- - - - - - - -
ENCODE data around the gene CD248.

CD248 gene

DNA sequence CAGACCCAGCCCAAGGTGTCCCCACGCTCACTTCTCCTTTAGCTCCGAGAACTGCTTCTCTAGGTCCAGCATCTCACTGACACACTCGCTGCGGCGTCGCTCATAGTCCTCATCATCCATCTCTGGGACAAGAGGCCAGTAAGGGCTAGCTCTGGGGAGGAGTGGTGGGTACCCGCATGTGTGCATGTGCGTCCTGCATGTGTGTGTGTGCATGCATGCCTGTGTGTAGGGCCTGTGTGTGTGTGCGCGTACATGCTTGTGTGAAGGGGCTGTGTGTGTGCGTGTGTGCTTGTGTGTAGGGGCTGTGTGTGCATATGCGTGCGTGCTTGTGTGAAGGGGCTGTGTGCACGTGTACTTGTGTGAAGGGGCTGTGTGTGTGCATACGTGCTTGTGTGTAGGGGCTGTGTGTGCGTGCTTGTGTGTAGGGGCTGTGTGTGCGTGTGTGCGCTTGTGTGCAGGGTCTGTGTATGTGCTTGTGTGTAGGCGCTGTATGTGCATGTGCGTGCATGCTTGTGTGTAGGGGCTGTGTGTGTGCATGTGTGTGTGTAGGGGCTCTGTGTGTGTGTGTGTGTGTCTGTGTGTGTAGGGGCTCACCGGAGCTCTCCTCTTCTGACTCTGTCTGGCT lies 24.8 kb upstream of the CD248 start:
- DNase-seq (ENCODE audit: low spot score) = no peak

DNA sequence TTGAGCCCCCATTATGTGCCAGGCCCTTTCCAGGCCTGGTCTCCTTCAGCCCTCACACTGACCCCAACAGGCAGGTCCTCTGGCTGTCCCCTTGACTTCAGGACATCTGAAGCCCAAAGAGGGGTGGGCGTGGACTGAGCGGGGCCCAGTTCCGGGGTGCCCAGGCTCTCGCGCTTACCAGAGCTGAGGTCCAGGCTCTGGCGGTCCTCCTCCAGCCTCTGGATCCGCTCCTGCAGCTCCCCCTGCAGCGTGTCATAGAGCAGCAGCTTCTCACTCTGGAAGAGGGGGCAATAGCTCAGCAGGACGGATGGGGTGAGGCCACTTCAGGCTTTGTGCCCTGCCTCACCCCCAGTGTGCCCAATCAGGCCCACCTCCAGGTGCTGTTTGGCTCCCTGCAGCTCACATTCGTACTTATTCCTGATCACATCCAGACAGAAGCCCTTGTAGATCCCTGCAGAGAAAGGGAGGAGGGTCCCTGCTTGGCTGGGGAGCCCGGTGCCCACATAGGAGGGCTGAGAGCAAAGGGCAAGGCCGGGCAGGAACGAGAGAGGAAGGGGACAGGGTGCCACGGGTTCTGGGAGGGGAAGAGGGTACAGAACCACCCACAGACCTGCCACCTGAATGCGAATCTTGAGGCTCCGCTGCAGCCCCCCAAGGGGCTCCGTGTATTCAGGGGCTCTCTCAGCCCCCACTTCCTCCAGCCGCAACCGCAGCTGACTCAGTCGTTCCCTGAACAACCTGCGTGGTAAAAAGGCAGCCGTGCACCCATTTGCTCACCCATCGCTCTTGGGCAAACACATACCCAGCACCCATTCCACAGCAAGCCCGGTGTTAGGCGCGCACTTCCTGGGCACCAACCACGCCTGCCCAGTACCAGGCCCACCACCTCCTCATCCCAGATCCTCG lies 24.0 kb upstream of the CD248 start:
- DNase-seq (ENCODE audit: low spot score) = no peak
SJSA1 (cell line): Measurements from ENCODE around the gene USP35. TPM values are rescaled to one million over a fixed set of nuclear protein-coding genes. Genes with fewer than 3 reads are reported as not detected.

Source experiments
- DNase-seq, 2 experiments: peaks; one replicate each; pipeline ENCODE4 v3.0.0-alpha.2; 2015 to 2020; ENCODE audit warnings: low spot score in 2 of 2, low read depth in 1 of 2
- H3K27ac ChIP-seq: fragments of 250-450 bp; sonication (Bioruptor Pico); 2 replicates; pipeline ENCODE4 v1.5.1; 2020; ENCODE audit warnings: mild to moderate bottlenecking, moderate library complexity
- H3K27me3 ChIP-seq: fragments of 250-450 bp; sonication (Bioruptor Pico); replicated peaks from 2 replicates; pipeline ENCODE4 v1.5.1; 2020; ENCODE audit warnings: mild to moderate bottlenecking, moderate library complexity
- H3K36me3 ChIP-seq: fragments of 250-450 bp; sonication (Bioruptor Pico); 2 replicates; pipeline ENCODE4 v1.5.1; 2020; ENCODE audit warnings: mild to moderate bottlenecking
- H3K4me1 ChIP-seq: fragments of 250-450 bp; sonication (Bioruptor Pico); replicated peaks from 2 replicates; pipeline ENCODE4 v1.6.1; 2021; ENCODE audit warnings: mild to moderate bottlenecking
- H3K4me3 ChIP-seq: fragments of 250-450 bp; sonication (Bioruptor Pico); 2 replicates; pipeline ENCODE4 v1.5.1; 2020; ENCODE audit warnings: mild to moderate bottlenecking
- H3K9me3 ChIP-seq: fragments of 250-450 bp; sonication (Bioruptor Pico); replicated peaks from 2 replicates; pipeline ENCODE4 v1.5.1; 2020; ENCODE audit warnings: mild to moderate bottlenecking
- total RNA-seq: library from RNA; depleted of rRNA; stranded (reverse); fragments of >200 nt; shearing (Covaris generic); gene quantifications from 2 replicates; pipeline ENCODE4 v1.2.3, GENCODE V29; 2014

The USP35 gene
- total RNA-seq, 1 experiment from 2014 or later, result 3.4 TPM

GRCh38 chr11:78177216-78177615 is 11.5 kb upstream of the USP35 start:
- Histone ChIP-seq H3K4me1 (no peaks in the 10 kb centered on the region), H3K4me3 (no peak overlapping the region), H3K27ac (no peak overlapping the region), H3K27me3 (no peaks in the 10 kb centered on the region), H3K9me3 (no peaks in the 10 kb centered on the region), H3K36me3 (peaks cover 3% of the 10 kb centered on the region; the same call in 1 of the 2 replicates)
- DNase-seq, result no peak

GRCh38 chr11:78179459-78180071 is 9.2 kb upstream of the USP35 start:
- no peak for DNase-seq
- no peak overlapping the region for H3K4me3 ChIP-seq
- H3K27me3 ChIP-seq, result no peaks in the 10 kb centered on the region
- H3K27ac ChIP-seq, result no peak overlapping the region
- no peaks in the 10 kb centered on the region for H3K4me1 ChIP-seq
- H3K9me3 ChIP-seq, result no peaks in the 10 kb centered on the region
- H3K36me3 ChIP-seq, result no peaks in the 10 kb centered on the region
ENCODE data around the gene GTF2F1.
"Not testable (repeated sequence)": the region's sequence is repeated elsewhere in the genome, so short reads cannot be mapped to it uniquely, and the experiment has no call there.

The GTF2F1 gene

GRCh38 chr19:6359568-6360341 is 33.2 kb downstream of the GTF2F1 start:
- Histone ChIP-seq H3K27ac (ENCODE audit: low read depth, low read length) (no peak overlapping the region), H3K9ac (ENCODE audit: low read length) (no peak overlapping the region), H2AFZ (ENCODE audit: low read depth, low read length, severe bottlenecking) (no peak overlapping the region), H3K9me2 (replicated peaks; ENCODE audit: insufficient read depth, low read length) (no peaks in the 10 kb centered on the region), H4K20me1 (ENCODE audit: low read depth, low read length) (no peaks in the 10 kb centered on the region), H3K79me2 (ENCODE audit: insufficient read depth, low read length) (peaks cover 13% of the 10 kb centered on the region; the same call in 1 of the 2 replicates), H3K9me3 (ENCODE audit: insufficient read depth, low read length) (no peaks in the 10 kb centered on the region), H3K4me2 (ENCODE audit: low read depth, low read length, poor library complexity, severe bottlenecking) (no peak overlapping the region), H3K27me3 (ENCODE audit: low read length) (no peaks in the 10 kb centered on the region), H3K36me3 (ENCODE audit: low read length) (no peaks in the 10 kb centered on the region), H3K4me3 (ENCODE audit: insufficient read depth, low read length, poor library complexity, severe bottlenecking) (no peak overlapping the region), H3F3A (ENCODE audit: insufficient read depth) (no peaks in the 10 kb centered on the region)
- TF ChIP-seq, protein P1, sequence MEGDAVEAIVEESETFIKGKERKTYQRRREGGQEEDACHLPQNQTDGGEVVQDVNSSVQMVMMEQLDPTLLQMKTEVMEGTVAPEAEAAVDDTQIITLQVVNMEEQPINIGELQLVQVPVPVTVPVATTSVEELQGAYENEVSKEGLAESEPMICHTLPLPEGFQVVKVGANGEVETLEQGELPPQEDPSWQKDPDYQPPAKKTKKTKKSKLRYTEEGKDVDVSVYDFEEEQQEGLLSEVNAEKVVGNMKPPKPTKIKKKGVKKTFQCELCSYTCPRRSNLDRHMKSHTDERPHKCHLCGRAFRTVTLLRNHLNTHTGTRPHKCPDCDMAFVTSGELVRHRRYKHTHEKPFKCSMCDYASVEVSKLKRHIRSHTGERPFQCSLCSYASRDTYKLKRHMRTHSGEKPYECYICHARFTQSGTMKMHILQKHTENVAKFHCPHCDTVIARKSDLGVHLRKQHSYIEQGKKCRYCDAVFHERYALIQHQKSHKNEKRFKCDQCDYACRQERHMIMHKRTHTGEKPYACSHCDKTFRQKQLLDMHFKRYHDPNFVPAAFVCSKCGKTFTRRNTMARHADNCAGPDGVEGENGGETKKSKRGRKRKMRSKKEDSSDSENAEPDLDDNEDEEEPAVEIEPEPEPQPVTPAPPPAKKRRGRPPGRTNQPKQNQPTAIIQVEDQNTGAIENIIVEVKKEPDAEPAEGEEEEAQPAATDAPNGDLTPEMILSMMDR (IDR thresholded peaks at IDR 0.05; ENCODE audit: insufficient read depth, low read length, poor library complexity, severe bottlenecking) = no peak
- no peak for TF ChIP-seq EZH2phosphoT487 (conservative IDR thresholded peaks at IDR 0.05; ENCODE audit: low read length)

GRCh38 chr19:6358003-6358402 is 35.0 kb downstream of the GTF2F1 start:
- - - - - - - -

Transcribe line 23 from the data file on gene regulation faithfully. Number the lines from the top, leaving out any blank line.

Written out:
- no peak for DNase-seq